Rugby World Cup
Australia pull out of race to host 2015 RWC
May 6, 2009
John O'Neill says that the financial crisis has led to the ARU withdrawing from the RWC 2015 bid process © Getty Images
Australian Rugby Union boss John O'Neill fears only countries boasting formidable economic muscle will host future World Cups after Australia was priced out of the bid to stage either the 2015 or 2019 tournaments.
The ARU today officially withdrew from the tender process to host the 2015 or 2019 World Cup due to the International Rugby Board's asking price.
The IRB is demanding a guarantee of £80million (AU$163million) for 2015 and £96million (AU$195million) for 2019, while asking the host union to foot the bill for all associated costs.
The news comes a day after the Rugby Football Union confirmed they would submit a bid for the 2015 World Cup.
The host nations for both tournaments will be decided in July, with Italy, South Africa and Japan the other nations left in the race.
O'Neill revealed the ARU had targeted 2019 hosting duties but without government support - and with the world in financial meltdown - simply could not afford the risk so far out from the tournament.
He now believes the IRB's tender model will leave traditional rugby countries out in the cold when it comes to bidding for future World Cups.
"That's a conclusion that you could easily reach - that the economic model that is on the table could only possibly be achieved by very large economies," O'Neill said.
"The IRB's got this view that the value of the tournament to the economy in which it's held is so massively valuable that governments should just foot the guarantee - yet the host union could go broke.
"That's the dichotomy that I've struggled with.
"The Government is not going to use taxpayers' funds to basically hand the IRB a cheque. "It doesn't work that way."
After the ARU hosted a successful World Cup in 2003, O'Neill admitted the move to pull out of the 2015 and 2019 race didn't sit easily. "The decision wasn't one we reached without a lot of analysis and deep thinking," he said. "It's with a lot of regret that we decided that it's impossible for us to bid.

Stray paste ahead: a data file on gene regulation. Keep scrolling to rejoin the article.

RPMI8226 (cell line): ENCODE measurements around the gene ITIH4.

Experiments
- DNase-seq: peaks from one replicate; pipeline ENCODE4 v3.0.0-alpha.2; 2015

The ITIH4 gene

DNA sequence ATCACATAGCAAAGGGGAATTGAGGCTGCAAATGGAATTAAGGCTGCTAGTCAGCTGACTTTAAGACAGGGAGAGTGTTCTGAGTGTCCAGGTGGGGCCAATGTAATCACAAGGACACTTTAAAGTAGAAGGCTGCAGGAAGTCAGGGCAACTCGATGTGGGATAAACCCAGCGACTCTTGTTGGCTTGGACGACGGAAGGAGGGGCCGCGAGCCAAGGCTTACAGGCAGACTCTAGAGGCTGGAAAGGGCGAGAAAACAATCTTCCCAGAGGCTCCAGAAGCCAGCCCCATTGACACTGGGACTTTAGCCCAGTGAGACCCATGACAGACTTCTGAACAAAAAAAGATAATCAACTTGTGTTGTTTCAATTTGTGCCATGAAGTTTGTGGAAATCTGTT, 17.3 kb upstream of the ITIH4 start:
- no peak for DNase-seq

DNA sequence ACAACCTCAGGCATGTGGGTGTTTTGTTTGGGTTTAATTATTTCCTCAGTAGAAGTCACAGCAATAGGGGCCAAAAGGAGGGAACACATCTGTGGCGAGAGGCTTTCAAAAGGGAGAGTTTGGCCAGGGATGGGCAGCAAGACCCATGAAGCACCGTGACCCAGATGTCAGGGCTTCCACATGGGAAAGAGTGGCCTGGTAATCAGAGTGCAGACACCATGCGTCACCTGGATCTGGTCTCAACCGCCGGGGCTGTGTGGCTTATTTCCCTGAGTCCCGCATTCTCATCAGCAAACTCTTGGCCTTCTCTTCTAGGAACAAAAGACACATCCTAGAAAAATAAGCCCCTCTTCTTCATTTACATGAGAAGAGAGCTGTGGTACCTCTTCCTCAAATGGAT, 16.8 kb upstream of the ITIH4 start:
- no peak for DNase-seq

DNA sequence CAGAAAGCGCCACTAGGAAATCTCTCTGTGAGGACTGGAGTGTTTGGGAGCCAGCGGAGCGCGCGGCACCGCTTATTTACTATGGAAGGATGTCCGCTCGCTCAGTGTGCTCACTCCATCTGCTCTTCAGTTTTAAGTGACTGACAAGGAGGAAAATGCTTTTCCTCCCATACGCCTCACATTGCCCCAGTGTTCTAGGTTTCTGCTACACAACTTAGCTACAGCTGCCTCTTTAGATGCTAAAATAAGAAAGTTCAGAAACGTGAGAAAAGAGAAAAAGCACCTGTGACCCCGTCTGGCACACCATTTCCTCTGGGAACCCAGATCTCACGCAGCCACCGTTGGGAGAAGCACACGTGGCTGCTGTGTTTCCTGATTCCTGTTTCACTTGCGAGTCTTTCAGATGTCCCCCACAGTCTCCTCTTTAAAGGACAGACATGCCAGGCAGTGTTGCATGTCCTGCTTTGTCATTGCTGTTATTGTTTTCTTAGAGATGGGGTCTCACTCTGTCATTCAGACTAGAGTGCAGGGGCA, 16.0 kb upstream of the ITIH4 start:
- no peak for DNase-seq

"The terms and conditions attached to the tender were ones we found we were incapable of meeting.
"It's a sensible decision but one that we've taken with a heavy heart."
Asked to elaborate on the reasons behind the ARU's withdrawal, O'Neill said simply: "We can't make those numbers work.
"Our directors looked at the numbers and said 'we can't do this'."
"Ten years is too far away. The onset of a massive, world-wide recession makes the notion of a 10-year time frame (too risky).
"It's a very brave person in this environment that can make decisions and predictions so far out."
O'Neill said he had no problem with the Australian Federal Government committing $46m to Football Federation Australia's bid for the 2018 or 2022 FIFA World Cup, while knocking back the ARU's request for assistance.
"As a sport, rugby is very supportive of the FFA's bid. We wish then well and hope they bring home the bacon," said O'Neill, a former FFA CEO.
"Of all the big world event, the only one Australian hasn't hosted is the FIFA World Cup." O'Neill remains hopeful there will be a 'circuit-breaker' in the IRB's tendering process to allow Australia to re-enter the bidding race in the future.
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